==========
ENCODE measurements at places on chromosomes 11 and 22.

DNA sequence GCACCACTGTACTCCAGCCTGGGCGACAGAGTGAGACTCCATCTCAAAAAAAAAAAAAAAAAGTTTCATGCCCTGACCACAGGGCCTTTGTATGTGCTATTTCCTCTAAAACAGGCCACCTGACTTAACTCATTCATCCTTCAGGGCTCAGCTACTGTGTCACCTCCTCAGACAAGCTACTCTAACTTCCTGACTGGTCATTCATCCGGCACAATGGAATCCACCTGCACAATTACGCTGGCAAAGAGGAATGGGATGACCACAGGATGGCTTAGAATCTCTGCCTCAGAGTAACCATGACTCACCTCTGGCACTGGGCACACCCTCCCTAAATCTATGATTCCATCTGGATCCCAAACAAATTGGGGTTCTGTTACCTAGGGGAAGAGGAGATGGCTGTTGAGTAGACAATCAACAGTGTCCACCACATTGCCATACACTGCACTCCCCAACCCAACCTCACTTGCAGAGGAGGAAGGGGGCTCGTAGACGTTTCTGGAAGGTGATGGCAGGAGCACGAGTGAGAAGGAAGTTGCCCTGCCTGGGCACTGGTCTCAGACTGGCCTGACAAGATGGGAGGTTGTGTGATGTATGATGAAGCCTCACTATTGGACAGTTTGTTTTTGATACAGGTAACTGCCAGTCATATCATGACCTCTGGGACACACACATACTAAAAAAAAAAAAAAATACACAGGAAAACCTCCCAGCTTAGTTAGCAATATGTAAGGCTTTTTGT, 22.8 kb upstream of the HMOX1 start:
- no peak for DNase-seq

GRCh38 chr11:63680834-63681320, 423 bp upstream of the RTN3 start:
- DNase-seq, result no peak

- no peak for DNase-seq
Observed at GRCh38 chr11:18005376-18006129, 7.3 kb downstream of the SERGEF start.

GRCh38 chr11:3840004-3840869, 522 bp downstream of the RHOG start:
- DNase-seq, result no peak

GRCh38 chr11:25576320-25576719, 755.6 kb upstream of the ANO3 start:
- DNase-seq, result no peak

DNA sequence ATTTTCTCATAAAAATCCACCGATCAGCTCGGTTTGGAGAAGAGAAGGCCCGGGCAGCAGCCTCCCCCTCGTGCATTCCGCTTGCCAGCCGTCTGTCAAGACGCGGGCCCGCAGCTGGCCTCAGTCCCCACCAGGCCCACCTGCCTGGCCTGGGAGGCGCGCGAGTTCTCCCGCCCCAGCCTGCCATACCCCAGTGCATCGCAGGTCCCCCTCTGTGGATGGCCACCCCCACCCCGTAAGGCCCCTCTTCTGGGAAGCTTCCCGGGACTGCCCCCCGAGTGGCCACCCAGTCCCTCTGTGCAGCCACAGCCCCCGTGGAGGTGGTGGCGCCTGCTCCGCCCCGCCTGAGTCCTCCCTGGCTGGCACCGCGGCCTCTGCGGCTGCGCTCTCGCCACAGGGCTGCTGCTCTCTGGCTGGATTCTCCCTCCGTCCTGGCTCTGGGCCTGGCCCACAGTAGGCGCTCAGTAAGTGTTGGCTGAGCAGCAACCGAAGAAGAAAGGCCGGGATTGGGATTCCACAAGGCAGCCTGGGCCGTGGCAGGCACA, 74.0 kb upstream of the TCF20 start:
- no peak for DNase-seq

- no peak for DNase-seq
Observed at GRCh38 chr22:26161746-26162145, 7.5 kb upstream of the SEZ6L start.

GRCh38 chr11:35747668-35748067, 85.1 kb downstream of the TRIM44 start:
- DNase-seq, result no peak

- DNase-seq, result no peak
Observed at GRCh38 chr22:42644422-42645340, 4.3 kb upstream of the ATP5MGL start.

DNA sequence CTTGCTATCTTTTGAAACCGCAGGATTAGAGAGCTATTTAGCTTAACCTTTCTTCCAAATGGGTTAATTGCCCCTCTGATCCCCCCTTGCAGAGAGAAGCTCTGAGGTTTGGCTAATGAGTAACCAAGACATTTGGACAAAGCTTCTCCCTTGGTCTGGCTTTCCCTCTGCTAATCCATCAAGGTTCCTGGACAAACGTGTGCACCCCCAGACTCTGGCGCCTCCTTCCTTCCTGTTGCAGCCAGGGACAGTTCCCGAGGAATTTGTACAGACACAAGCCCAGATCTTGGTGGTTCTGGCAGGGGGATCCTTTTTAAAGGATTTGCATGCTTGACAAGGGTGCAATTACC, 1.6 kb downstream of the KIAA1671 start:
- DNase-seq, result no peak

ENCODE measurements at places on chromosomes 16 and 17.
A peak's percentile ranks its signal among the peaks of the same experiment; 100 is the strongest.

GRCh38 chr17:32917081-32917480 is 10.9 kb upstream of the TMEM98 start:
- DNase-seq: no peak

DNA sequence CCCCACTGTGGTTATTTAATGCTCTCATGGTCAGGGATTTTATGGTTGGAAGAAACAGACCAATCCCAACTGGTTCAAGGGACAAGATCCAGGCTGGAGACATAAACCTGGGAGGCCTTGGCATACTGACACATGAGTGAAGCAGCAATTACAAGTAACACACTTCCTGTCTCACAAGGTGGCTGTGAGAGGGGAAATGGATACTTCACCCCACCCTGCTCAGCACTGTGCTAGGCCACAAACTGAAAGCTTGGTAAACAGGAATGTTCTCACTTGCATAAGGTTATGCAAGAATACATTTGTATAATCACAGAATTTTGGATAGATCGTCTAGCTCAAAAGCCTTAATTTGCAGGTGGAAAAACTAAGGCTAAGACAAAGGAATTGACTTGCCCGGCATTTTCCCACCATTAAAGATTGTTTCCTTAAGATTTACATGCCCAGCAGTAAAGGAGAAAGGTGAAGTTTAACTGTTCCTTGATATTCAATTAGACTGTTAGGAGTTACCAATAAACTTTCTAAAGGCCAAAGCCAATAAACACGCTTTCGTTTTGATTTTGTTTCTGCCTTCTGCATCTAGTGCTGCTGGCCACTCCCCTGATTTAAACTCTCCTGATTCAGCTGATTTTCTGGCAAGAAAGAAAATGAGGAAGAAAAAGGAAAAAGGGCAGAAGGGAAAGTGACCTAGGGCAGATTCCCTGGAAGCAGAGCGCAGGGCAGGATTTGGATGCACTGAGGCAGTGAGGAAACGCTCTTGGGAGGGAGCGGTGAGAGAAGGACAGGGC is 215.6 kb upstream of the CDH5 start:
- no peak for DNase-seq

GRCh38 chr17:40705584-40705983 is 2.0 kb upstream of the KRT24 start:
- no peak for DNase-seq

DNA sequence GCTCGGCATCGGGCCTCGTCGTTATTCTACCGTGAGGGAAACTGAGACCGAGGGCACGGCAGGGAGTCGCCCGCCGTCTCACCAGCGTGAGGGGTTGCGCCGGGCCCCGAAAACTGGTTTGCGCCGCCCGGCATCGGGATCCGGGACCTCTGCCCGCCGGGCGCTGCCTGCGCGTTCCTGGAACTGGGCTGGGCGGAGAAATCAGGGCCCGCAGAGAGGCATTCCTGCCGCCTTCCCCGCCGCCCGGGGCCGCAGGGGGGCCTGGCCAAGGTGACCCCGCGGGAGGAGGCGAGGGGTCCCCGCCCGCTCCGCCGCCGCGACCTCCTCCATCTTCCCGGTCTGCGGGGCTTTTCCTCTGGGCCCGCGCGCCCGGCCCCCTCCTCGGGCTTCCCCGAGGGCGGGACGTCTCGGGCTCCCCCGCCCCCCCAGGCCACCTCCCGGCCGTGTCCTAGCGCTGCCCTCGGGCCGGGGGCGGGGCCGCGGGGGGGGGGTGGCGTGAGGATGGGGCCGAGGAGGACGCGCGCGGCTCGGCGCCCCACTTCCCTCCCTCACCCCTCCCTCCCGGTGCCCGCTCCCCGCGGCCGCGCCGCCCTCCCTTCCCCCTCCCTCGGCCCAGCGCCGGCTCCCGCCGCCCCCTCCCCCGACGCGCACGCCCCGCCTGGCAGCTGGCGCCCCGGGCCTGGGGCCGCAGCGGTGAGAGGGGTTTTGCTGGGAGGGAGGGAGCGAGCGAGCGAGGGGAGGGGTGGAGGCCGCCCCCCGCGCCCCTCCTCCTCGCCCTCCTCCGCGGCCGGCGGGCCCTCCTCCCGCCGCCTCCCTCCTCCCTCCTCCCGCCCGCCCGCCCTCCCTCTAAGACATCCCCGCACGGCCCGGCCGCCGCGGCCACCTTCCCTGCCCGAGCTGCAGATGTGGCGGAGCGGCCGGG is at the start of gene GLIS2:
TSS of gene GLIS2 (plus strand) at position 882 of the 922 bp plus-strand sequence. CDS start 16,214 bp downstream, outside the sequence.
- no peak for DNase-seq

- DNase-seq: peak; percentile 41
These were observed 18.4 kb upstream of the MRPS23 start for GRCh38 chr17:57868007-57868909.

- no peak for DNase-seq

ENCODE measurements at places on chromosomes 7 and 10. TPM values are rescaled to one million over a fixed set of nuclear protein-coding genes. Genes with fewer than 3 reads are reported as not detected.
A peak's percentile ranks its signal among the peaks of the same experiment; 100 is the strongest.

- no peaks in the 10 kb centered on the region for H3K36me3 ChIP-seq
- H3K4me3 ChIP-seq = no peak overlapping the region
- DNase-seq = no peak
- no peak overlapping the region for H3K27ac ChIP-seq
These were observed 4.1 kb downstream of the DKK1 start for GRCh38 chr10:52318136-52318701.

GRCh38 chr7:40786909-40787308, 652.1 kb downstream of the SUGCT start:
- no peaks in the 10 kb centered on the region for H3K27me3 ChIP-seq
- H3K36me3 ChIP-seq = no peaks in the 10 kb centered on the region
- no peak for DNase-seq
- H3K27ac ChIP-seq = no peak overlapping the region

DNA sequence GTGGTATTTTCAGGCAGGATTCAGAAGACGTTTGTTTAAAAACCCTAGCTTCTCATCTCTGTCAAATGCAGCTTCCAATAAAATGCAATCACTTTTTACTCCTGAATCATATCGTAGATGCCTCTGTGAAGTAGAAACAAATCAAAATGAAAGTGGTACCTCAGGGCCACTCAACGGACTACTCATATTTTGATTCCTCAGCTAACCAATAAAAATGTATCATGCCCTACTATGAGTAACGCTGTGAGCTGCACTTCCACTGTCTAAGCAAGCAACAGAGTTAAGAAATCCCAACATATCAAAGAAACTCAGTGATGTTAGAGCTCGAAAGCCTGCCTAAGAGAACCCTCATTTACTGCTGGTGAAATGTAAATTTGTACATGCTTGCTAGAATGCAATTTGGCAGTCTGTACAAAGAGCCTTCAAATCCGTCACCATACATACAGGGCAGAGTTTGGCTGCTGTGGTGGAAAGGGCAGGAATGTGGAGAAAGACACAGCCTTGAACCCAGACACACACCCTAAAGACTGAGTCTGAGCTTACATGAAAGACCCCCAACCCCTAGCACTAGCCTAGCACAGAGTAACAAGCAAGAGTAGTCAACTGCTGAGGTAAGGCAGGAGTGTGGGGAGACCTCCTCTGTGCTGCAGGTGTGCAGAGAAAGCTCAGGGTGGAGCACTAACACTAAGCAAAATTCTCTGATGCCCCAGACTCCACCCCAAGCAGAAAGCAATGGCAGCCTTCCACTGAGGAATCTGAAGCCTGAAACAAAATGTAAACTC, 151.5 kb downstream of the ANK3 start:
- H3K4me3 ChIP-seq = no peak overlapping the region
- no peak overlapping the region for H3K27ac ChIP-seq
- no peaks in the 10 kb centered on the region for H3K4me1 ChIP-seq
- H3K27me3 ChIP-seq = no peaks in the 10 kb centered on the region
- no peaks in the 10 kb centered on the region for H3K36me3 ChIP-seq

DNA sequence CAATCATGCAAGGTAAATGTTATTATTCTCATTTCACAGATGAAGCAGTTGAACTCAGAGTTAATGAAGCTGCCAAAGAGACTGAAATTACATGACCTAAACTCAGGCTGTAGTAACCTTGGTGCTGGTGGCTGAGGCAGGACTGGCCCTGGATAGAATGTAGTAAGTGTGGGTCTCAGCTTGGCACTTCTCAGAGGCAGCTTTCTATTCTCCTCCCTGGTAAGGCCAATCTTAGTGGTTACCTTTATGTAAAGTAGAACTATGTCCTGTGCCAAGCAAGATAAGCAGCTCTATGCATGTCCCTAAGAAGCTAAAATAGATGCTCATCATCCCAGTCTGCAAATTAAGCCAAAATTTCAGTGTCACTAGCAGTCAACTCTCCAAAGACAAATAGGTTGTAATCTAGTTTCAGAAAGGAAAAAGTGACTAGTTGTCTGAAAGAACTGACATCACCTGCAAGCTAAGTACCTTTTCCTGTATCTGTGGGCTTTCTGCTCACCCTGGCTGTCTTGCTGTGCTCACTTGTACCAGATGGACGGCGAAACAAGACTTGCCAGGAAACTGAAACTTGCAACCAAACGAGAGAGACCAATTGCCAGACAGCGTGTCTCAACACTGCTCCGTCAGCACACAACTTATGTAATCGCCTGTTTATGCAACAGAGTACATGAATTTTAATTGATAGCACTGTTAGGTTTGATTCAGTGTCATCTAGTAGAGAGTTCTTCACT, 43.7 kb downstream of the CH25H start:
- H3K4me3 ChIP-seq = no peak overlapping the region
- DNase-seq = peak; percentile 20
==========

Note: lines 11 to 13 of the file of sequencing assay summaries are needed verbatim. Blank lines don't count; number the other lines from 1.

- DNase-seq, result no peak

DNA sequence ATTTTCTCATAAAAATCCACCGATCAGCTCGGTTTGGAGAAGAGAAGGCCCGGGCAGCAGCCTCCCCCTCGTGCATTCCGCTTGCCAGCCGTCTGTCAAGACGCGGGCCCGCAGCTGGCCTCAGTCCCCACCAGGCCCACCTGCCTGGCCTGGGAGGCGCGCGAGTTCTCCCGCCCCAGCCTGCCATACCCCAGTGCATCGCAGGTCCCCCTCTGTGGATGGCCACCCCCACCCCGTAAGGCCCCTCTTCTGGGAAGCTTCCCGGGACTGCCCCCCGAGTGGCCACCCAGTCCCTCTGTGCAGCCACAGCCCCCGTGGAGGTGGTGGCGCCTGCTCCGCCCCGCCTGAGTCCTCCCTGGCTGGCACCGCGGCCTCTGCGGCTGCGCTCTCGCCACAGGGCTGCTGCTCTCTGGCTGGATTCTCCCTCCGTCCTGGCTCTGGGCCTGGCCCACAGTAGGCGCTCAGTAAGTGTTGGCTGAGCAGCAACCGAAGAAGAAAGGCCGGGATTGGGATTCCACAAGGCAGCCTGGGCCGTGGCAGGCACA, 74.0 kb upstream of the TCF20 start:
- no peak for DNase-seq